The eighth commandment protects the private property of each person.
The eighth command is succinct, you shall not steal. The word for steal (Heb. “ganab”) is used in the Mosaic Law to refer to taking something that belongs to another without purchase or consent. It includes burglary (Exodus 22:2) and kidnapping, the “stealing” of another person (Exodus 21:16). Later, the punishment for stealing was specified, where the thief was to return twice the amount of what was stolen (Exodus 22:7). If kidnapping was involved, the kidnapper was to be executed (Exodus 21:16; Deuteronomy 24:7).
This commandment assumed that a person has the right to his or her private possessions. This command was given to bestow upon each person the responsibility to protect the property of their neighbors, just as they desired their own property to be protected. This is another pillar of a self-governing society. There was no executive branch in Israel. Each person had custody of their own property. In order for the society to provide ongoing mutual benefit, each person had to respect the property of their neighbor. Taking the sixth through eighth commandments together, each person and family was to be respected and cared for by the other persons and families.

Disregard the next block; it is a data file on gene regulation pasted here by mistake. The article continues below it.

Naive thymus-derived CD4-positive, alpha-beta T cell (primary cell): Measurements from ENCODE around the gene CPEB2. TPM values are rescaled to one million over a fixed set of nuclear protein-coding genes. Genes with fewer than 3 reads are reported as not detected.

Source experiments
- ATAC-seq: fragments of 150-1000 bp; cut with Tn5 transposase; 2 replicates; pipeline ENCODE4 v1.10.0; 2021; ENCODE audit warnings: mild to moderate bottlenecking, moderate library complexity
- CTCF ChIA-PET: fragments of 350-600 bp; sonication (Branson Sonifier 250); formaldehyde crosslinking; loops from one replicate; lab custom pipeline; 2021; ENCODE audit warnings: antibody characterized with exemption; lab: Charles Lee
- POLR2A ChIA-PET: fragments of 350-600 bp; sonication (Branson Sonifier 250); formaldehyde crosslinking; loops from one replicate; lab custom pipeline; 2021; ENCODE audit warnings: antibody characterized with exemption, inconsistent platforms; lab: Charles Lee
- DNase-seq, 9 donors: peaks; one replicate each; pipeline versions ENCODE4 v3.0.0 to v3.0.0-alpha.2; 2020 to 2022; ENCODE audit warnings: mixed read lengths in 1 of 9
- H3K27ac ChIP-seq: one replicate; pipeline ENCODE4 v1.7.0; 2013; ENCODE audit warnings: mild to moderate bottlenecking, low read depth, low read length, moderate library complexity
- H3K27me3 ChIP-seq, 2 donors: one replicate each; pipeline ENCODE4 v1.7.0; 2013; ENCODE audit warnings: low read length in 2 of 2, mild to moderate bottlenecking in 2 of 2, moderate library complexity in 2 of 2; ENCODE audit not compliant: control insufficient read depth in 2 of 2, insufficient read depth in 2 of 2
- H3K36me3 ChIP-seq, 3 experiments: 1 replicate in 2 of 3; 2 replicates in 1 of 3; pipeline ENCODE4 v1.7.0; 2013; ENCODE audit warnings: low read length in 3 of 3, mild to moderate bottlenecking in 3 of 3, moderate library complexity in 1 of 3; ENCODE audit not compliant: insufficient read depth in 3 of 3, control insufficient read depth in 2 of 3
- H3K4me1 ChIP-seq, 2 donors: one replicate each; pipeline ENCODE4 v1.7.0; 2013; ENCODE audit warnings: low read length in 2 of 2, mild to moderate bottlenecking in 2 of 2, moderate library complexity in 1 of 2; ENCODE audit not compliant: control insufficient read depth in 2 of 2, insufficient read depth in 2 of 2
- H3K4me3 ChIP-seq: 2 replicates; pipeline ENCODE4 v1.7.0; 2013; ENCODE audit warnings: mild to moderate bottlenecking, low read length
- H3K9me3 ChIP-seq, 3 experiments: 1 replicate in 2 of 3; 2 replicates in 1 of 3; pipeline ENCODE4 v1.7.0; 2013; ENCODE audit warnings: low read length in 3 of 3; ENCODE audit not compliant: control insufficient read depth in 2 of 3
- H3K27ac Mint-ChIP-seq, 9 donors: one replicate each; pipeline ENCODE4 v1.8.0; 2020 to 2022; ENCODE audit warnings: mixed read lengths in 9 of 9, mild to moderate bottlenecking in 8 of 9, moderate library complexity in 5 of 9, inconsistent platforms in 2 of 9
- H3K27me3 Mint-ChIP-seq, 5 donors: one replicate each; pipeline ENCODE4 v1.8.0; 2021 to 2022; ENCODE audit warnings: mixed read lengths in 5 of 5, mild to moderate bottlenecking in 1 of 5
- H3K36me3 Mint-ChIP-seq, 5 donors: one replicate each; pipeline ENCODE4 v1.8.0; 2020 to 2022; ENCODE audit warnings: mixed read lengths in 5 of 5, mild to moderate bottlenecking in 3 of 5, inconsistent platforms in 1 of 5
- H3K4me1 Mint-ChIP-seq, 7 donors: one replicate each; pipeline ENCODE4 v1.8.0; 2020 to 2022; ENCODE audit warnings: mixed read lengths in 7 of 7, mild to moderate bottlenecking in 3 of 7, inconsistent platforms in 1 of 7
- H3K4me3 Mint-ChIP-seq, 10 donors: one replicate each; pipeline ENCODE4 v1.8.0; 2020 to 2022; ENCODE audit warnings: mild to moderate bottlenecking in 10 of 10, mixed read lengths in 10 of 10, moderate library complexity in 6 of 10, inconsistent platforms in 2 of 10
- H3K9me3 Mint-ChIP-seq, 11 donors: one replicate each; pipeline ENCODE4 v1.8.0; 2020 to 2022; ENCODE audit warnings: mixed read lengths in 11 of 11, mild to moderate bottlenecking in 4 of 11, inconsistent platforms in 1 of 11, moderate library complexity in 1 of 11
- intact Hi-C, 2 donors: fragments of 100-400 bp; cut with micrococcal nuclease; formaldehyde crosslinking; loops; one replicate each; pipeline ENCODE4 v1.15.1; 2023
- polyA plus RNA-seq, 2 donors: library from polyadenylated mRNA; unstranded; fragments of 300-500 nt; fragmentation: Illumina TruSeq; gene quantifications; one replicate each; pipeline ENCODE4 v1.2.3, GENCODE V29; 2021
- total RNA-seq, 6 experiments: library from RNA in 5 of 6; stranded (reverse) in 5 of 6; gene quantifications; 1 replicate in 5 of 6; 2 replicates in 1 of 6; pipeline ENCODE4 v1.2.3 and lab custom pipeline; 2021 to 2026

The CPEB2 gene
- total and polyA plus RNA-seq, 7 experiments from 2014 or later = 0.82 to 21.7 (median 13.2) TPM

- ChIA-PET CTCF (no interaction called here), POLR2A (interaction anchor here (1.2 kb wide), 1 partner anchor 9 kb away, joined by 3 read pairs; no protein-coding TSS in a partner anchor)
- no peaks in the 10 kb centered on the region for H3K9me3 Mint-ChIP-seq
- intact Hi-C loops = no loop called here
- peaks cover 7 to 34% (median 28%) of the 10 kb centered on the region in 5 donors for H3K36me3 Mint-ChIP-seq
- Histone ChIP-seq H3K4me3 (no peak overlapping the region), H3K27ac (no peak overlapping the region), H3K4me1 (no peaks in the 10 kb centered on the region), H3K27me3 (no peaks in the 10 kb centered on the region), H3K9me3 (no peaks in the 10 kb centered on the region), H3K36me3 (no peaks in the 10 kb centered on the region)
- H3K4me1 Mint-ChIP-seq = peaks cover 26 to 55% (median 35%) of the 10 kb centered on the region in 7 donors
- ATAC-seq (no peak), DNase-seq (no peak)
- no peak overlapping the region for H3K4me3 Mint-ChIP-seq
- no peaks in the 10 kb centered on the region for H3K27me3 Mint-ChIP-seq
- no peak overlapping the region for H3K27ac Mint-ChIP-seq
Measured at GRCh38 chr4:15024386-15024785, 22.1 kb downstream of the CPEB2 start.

Much of the violence recorded in human history has its root in one person seeking to take the property of another. Perhaps it is their produce, or their land from which the produce is gained. In either case, the means of extraction is violence. In a self-governing society where each person respects and protects the property of the other members of the community, the energy that would otherwise be channeled into violence is instead available to create mutual benefit. Much of the promised blessing is implied within the commands themselves. Any community filled with people who choose the self-restraint required to treat their neighbors in this self-governing manner will be an immensely productive society that creates a very pleasurable environment in which to dwell.
15 “You shall not steal.
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